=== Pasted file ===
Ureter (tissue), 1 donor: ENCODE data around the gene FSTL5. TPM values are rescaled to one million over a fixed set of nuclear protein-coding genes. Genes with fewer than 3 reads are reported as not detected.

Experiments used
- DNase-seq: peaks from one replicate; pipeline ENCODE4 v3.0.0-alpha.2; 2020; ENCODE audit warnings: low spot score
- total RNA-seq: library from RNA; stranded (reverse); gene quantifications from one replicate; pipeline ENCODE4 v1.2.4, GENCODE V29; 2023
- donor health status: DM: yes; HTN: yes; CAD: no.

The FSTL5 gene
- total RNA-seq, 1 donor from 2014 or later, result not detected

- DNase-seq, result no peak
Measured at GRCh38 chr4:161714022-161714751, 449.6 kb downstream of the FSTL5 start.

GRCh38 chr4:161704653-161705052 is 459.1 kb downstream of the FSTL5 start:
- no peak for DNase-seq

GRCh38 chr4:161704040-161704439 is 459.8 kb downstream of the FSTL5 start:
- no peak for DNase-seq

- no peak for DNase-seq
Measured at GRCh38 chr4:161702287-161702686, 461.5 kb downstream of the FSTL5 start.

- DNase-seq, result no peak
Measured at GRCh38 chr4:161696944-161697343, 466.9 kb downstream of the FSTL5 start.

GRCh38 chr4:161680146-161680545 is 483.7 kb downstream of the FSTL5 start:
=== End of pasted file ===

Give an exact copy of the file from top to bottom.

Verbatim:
Ureter (tissue), 1 donor: ENCODE data around the gene FSTL5. TPM values are rescaled to one million over a fixed set of nuclear protein-coding genes. Genes with fewer than 3 reads are reported as not detected.

Experiments used
- DNase-seq: peaks from one replicate; pipeline ENCODE4 v3.0.0-alpha.2; 2020; ENCODE audit warnings: low spot score
- total RNA-seq: library from RNA; stranded (reverse); gene quantifications from one replicate; pipeline ENCODE4 v1.2.4, GENCODE V29; 2023
- donor health status: DM: yes; HTN: yes; CAD: no.

The FSTL5 gene
- total RNA-seq, 1 donor from 2014 or later, result not detected

- DNase-seq, result no peak
Measured at GRCh38 chr4:161714022-161714751, 449.6 kb downstream of the FSTL5 start.

GRCh38 chr4:161704653-161705052 is 459.1 kb downstream of the FSTL5 start:
- no peak for DNase-seq

GRCh38 chr4:161704040-161704439 is 459.8 kb downstream of the FSTL5 start:
- no peak for DNase-seq

- no peak for DNase-seq
Measured at GRCh38 chr4:161702287-161702686, 461.5 kb downstream of the FSTL5 start.

- DNase-seq, result no peak
Measured at GRCh38 chr4:161696944-161697343, 466.9 kb downstream of the FSTL5 start.

GRCh38 chr4:161680146-161680545 is 483.7 kb downstream of the FSTL5 start: